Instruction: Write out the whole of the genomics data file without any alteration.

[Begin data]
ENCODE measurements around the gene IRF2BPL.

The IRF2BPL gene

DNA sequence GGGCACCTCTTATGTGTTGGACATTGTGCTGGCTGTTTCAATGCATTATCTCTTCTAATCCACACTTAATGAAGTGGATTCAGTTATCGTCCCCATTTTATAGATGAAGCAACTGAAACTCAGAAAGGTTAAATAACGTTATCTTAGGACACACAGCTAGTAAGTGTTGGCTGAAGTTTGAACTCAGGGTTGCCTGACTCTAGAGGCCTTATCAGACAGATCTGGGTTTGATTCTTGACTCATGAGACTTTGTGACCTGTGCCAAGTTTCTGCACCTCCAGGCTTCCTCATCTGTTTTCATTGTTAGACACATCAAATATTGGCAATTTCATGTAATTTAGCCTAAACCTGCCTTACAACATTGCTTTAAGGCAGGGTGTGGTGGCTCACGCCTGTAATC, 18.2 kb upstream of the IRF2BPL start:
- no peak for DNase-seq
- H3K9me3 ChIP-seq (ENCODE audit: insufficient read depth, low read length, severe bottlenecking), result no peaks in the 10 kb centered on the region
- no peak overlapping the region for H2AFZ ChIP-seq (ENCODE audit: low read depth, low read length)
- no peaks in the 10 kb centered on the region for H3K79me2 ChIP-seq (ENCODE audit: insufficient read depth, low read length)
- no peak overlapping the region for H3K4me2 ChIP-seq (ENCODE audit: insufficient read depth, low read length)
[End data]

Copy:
ENCODE measurements around the gene IRF2BPL.

The IRF2BPL gene

DNA sequence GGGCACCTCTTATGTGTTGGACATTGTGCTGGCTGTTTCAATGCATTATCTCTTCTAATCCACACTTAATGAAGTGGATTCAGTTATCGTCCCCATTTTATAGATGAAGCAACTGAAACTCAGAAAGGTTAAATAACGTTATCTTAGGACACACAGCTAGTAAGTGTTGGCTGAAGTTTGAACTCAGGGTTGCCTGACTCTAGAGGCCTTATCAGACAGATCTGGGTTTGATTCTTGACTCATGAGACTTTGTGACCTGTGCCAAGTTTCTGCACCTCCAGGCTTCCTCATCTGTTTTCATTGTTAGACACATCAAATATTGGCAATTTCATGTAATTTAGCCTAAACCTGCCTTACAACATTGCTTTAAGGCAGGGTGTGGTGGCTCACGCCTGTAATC, 18.2 kb upstream of the IRF2BPL start:
- no peak for DNase-seq
- H3K9me3 ChIP-seq (ENCODE audit: insufficient read depth, low read length, severe bottlenecking), result no peaks in the 10 kb centered on the region
- no peak overlapping the region for H2AFZ ChIP-seq (ENCODE audit: low read depth, low read length)
- no peaks in the 10 kb centered on the region for H3K79me2 ChIP-seq (ENCODE audit: insufficient read depth, low read length)
- no peak overlapping the region for H3K4me2 ChIP-seq (ENCODE audit: insufficient read depth, low read length)